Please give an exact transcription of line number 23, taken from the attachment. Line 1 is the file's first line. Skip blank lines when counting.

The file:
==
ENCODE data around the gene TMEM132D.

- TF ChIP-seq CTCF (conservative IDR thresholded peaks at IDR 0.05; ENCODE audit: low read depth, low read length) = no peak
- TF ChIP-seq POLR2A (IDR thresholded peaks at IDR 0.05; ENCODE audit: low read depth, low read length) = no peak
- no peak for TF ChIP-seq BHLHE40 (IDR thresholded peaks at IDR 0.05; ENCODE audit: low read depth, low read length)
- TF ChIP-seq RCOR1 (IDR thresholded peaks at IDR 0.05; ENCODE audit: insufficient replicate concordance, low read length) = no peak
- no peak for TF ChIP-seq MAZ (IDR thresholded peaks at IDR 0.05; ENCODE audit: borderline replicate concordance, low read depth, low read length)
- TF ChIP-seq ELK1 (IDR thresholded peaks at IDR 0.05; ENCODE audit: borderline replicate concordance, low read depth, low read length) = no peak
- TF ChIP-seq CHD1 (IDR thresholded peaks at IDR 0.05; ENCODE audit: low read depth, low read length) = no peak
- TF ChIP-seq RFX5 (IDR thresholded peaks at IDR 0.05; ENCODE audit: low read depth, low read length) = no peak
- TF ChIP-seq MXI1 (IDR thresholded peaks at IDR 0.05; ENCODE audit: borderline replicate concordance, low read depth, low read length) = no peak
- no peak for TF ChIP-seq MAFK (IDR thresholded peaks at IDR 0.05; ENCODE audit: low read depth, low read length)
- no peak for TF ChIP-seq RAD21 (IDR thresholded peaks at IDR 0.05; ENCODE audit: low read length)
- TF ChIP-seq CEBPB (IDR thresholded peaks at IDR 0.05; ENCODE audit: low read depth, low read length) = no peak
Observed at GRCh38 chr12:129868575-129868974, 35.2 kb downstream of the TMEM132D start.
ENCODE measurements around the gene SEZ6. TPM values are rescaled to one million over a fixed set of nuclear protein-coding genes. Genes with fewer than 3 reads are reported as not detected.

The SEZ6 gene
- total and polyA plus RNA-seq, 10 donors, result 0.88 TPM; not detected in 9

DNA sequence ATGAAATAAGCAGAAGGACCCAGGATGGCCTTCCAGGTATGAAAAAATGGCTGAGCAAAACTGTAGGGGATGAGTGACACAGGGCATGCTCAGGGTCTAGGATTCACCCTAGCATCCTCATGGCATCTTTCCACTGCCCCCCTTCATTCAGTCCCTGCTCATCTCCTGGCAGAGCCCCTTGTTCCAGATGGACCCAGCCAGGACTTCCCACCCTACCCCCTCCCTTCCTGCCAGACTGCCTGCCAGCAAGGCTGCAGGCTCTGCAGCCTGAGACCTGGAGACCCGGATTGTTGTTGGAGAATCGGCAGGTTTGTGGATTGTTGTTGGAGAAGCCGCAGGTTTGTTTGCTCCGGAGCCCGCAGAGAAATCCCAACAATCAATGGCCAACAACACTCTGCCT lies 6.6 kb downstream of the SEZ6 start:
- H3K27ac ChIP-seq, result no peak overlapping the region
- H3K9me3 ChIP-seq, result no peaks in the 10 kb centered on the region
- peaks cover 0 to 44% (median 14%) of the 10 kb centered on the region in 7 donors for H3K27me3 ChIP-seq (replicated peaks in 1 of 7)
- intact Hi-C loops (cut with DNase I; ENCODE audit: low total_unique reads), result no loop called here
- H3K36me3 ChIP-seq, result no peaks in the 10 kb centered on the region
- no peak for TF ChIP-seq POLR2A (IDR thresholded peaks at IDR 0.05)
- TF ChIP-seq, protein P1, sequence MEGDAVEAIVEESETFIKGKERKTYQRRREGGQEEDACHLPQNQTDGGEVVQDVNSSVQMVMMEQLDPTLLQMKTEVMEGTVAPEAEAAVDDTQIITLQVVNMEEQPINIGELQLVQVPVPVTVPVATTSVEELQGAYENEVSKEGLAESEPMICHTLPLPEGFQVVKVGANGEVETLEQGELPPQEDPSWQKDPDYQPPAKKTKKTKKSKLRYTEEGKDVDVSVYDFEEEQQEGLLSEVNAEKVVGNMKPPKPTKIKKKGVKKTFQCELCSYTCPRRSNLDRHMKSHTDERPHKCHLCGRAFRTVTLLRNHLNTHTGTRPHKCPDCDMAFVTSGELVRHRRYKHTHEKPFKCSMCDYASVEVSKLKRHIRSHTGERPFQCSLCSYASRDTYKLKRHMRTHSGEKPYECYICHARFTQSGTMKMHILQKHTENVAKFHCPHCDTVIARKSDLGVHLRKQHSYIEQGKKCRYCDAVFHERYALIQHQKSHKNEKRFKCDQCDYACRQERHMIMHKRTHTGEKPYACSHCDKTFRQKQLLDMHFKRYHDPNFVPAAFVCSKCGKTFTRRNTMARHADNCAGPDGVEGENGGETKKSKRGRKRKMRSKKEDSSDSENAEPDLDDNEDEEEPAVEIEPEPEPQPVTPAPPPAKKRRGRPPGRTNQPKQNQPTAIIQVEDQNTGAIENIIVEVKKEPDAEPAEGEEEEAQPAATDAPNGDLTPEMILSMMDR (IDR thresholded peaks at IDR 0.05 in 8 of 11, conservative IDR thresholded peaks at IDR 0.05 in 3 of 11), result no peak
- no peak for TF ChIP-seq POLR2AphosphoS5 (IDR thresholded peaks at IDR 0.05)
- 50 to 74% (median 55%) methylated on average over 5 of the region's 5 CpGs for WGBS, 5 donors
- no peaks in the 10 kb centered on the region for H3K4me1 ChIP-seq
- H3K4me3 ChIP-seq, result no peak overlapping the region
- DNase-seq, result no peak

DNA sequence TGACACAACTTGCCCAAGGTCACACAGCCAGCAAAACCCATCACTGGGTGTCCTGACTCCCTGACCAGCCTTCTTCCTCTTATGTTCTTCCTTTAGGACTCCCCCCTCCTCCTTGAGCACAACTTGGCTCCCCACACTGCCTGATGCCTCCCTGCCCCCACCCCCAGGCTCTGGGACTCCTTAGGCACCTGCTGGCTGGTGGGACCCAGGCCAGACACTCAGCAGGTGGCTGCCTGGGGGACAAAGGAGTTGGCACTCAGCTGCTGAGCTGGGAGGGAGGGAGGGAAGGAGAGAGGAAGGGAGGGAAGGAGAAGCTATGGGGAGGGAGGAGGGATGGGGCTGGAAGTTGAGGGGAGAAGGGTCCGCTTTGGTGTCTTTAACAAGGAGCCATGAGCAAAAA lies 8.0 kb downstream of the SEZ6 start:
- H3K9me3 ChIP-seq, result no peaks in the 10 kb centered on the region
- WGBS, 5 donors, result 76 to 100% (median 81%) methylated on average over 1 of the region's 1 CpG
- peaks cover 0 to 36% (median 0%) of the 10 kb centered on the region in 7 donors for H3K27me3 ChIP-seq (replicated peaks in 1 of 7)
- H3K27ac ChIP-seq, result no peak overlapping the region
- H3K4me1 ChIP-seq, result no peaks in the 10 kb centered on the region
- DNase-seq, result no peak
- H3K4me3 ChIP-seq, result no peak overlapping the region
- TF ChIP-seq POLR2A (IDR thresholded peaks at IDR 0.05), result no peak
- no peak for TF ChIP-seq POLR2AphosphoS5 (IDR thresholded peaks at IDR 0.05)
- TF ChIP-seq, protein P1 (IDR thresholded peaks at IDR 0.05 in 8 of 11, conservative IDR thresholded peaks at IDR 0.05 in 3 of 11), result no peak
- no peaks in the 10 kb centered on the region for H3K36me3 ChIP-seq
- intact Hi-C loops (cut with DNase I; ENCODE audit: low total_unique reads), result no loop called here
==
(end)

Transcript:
- H3K36me3 ChIP-seq, result no peaks in the 10 kb centered on the region